My father, who himself was the preferred child of his parents- who themselves didn't know to hide the fact that they "preferred" him to his siblings- preferred my younger sister out of all of us and this preference was known by all and, unlike my parents siblings, we didn't think anything of it and rather used it to get her to get us things. No one begrudged her this special love. However, I still feel that had my sister not been a wise person, this preference could have caused major issues between the siblings simply because my father sometimes did not know how to handle issues where it concerned her and "the rest".

I'll give an instance, back then in Secondary school, I had struggled with subjects like Math, Physics, Chemistry- anything that required any form of calculations, I struggled with so, naturally, I was an average student until my SS2 when I took my electives and focused on my core area which was in the Arts. However, my younger sister came into the same secondary school as I in my SS1 (Senior Secondary class one) and right from her Jss1 (Junior Secondary class one) she excelled excellently( I know, tautology). I was so proud! I remember hearing her name being called out in the first three students in her class the term she had joined- I hadn't even heard it, I noticed my classmates in the assembly turning to me and saying something as I really hadn't been paying attention- I was never going to be called anyway. "Your sister is among the first three students!", they said. "What?", I'd asked. "YOUR SISTER IS AMONG THE FIRST THREE STUDENTS!". Wowwwieee! You would have thought it was me they'd called, I'd been so proud of her. This continued throughout my duration until I graduated- I actually now looked forward to those assemblies because I wanted to hear her name and once I hadn't heard it, I'd inquired after what had happened and encouraged her to be more studious.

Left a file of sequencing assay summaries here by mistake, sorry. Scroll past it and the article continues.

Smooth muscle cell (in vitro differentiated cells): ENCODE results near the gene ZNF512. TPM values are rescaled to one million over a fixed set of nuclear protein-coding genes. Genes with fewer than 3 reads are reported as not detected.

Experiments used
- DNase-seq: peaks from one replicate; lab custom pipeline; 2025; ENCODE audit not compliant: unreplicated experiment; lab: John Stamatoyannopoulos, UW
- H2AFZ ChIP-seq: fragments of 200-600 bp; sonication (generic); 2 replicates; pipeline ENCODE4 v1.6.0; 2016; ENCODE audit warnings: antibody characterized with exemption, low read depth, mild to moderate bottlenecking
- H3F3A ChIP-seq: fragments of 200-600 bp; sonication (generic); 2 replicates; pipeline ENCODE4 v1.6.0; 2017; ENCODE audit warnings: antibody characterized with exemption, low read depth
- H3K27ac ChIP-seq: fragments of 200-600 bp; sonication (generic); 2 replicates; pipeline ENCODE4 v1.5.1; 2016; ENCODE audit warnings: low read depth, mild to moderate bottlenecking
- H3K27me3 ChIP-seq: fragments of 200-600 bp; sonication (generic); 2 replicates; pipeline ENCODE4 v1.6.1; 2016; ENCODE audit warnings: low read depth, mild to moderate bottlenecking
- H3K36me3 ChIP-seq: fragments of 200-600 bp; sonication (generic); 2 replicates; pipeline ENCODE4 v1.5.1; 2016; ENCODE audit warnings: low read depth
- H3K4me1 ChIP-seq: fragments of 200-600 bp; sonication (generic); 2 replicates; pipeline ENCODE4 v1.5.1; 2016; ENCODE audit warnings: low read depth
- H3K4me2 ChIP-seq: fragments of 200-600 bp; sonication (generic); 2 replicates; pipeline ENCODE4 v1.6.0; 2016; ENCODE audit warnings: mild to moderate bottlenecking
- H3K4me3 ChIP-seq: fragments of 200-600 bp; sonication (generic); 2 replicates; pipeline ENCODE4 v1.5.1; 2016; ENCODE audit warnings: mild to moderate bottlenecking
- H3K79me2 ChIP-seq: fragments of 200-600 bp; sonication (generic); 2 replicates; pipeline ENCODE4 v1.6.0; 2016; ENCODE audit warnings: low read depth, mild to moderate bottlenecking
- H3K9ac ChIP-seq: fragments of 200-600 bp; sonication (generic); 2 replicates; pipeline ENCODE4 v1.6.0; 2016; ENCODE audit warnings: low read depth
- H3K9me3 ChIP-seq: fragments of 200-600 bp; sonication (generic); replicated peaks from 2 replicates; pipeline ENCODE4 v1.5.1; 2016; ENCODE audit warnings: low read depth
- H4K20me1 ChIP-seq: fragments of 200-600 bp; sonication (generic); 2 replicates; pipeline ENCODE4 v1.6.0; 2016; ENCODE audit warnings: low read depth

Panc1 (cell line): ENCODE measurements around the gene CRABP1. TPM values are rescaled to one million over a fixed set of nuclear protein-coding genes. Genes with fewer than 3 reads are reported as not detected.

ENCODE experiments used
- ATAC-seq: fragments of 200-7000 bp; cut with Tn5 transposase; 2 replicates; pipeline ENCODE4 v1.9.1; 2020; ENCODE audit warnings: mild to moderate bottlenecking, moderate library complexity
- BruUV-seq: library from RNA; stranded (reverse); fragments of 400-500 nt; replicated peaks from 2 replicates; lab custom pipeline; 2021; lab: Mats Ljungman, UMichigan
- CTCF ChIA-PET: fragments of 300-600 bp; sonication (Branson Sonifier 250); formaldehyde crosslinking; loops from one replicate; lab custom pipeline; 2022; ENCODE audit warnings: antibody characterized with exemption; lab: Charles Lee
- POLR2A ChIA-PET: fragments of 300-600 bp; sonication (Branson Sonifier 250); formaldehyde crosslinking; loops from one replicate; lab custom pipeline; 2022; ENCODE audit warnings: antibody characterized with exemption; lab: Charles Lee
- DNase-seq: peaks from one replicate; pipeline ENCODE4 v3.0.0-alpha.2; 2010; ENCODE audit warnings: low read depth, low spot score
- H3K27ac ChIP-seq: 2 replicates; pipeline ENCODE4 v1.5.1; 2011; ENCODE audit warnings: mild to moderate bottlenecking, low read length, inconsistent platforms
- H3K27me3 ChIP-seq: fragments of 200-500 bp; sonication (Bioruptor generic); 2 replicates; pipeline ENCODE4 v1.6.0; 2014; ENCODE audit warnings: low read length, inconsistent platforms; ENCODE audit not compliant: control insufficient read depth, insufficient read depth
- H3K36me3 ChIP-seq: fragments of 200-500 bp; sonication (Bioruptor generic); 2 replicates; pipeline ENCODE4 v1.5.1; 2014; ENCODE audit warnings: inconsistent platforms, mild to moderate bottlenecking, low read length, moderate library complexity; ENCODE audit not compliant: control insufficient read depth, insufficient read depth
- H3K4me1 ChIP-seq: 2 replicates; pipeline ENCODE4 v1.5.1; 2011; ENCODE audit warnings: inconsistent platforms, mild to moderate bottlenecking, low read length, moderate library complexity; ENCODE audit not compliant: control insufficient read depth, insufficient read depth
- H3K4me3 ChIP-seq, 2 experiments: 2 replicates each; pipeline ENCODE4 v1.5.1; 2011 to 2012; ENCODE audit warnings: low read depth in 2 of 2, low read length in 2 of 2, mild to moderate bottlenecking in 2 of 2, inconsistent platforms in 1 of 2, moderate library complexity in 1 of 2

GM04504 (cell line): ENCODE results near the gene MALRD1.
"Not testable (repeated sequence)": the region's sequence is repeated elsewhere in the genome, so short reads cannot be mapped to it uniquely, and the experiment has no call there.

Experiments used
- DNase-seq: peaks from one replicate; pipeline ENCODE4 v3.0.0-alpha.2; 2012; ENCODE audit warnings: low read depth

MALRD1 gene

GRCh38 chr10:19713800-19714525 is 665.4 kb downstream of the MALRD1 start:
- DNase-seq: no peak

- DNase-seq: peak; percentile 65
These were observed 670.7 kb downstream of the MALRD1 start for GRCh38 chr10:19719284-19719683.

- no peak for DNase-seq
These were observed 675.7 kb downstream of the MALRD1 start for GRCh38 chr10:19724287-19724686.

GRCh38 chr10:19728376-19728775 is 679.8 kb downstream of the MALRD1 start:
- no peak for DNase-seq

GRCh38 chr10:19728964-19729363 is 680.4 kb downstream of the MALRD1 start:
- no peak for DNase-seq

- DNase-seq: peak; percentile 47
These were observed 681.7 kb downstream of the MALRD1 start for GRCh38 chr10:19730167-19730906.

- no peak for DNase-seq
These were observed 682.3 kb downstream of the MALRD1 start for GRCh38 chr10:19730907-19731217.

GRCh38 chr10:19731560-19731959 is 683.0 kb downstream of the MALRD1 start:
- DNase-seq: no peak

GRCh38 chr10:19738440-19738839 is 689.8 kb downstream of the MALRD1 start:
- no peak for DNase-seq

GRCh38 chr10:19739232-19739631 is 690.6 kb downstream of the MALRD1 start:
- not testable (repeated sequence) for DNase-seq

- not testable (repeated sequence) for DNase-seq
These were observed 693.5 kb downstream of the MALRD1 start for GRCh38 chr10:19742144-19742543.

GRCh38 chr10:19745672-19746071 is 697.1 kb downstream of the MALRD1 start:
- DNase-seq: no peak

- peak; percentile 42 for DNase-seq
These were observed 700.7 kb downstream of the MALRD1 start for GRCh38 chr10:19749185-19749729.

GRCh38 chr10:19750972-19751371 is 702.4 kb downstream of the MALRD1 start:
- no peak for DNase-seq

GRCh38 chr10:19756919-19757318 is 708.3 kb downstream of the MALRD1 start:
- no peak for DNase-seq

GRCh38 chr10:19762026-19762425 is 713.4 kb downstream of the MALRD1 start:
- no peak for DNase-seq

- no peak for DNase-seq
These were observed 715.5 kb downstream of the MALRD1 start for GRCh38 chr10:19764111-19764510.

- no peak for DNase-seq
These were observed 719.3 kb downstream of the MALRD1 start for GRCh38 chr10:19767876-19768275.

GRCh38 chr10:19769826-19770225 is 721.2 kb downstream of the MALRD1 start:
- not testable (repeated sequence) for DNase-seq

You see, even though I wasn't going to be called, I knew my sister had what it took to always stay ahead- she was a rounded student- so I kept encouraging her to shine. Now, on one occasion, my sister and I had quarrelled and whilst exchanging words, I called her a bastard. You must know that, at the time, when insulting someone, the go to words were, "You silly idiot, bastard, fool, selfish...", a lot of the times thought wasn't even given to the meaning of the words- it just "sounded" like a good insult to inflict the right amount of hurt you wanted to inflict at the said time. She quickly ran to our guardian's house, telephoned my parents and told them that we had quarelled and I'd called her a bastard but I didn't know this until later....